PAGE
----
This is true. As of December 2015, the total gross non-performing assets(NPAs) of the Indian banking system stood at Rs 3.9 lakh crore. The loans Mallya and his companies have defaulted on form a small part of the total NPAs of the banking system. But that doesn’t mean Mallya should be allowed to get away with it.
In fact, if the government wants the other bid defaulters to pay up, it is very important that it ensures that Mallya is made to pay up. The way things go with Mallya will act as a benchmark for the other big defaulters.
The trouble with Mallya is that he has a very flashy lifestyle. And it is very evident that he continues to flaunt his money despite having defaulted on the loans. As Raghuram Rajan, governor of RBI recently, put it: “If you are in trouble you should show that you care by cutting down your expenses and not flaunting more spending in public.”
Further, the employees of Kingfisher Airlines continue to remain unpaid. Also, the fact that Mallya gobbled up their provident fund payments as well, did not do any good to his image.
The point being that if Mallya had had a less flashy lifestyle like some other big defaulters have, the banks would have probably not gone after him. There wouldn’t have been a public outcry and all the hungama in the media, either.
To conclude, Mallya’s fall is an excellent example of a businessmen going beyond his core area and ending up in huge trouble. Mallya ran a successful liquor business until he thought up of running an airline. And that is precisely where all his troubles started.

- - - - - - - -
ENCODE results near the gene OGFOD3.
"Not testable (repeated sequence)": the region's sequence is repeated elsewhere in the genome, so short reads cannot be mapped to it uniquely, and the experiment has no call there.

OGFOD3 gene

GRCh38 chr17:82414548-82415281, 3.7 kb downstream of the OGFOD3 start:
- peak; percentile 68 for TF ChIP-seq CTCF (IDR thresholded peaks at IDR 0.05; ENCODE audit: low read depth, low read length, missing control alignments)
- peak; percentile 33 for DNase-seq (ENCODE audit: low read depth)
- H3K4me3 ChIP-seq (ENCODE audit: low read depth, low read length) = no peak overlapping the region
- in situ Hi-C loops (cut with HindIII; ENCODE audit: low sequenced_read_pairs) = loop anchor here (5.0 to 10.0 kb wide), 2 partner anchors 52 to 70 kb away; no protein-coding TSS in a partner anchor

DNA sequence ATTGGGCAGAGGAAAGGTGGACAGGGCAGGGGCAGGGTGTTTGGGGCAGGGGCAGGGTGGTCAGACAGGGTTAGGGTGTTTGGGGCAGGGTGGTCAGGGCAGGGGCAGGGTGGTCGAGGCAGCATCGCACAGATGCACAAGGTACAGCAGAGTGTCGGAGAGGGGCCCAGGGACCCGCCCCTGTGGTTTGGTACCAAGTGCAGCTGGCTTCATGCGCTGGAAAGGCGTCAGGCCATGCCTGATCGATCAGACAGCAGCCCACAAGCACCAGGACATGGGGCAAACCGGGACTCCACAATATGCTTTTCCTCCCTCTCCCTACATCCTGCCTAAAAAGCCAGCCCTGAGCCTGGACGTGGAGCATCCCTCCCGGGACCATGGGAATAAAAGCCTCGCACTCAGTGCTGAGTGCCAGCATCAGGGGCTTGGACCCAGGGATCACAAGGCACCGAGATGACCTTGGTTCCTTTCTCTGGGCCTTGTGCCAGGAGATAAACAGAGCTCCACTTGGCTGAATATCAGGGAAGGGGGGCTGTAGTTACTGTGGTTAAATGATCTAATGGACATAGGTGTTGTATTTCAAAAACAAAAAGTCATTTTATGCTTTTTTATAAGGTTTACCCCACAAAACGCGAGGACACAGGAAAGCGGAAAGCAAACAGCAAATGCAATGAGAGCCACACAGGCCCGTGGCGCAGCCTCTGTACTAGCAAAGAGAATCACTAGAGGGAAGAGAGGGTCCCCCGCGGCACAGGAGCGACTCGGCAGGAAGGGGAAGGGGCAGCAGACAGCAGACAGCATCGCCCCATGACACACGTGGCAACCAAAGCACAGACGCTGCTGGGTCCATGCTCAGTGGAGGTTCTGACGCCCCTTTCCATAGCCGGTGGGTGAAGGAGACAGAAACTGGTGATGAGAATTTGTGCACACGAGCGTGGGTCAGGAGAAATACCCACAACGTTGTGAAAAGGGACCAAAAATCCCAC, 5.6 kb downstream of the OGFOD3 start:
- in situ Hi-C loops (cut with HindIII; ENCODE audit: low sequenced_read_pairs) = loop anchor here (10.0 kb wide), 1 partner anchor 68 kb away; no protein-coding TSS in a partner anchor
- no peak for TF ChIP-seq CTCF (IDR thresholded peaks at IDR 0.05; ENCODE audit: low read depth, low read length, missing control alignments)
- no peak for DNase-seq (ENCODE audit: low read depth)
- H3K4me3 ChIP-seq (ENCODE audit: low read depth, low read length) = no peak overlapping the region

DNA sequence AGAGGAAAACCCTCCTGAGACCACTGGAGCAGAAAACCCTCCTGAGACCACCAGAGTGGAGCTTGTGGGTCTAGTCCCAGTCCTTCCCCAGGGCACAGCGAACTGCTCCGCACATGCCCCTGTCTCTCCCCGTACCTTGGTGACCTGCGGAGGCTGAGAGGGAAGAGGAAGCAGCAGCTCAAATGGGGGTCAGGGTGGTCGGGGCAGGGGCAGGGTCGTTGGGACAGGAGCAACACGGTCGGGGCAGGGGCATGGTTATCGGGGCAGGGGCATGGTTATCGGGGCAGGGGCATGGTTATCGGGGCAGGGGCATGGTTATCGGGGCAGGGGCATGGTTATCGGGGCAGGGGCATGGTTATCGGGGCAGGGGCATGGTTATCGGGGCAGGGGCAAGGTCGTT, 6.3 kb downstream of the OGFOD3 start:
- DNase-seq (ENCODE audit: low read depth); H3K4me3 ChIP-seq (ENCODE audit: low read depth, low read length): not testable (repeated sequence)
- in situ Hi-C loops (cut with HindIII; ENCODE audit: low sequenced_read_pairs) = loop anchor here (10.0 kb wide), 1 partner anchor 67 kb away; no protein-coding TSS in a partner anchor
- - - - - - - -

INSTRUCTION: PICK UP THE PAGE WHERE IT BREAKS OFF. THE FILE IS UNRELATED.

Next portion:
Airlines continue to remain a difficult business to run. Only if, Mallya had happened to read what legendary investor Warren Buffett had to say on airlines: “The worst sort of business is one that grows rapidly, requires significant capital to engender the growth, and then earns little or no money. Think airlines. Here a durable competitive advantage has proven elusive ever since the days of the Wright Brothers. Indeed, if a farsighted capitalist had been present at Kitty Hawk, he would have done his successors a huge favor by shooting Orville down. The airline industry’s demand for capital ever since that first flight has been insatiable. Investors have poured money into a bottomless pit, attracted by growth when they should have been repelled by it.”
But then Mallya was busy…with his IPL team…with his Formula One team…with his Kingfisher models…with his calendar…
When making a calendar becomes as important as running multiple businesses…guess this is how it ends!
(Vivek Kaul is the author of the Easy Money trilogy. He tweets at @kaul_vivek)
The column appeared originally on Huffington Post India on March 9, 2016